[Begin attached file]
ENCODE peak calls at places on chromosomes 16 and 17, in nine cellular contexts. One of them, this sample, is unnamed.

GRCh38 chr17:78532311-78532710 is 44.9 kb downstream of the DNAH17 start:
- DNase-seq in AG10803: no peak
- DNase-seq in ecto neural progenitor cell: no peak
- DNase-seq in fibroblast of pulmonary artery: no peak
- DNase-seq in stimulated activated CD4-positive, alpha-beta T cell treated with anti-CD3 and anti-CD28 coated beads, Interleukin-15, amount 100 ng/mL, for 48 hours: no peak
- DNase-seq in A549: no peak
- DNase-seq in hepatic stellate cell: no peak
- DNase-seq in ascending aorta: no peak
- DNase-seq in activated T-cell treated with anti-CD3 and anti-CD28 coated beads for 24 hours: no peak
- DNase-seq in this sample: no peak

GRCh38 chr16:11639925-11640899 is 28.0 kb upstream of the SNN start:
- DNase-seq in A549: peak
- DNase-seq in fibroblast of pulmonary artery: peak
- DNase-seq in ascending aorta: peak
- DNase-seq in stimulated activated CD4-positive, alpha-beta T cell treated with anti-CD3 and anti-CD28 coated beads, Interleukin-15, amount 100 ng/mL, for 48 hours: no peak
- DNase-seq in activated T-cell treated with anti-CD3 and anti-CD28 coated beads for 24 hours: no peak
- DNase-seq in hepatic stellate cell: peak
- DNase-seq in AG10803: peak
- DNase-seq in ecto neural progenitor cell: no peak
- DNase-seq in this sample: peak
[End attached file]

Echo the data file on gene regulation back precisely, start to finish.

ENCODE peak calls at places on chromosomes 16 and 17, in nine cellular contexts. One of them, this sample, is unnamed.

GRCh38 chr17:78532311-78532710 is 44.9 kb downstream of the DNAH17 start:
- DNase-seq in AG10803: no peak
- DNase-seq in ecto neural progenitor cell: no peak
- DNase-seq in fibroblast of pulmonary artery: no peak
- DNase-seq in stimulated activated CD4-positive, alpha-beta T cell treated with anti-CD3 and anti-CD28 coated beads, Interleukin-15, amount 100 ng/mL, for 48 hours: no peak
- DNase-seq in A549: no peak
- DNase-seq in hepatic stellate cell: no peak
- DNase-seq in ascending aorta: no peak
- DNase-seq in activated T-cell treated with anti-CD3 and anti-CD28 coated beads for 24 hours: no peak
- DNase-seq in this sample: no peak

GRCh38 chr16:11639925-11640899 is 28.0 kb upstream of the SNN start:
- DNase-seq in A549: peak
- DNase-seq in fibroblast of pulmonary artery: peak
- DNase-seq in ascending aorta: peak
- DNase-seq in stimulated activated CD4-positive, alpha-beta T cell treated with anti-CD3 and anti-CD28 coated beads, Interleukin-15, amount 100 ng/mL, for 48 hours: no peak
- DNase-seq in activated T-cell treated with anti-CD3 and anti-CD28 coated beads for 24 hours: no peak
- DNase-seq in hepatic stellate cell: peak
- DNase-seq in AG10803: peak
- DNase-seq in ecto neural progenitor cell: no peak
- DNase-seq in this sample: peak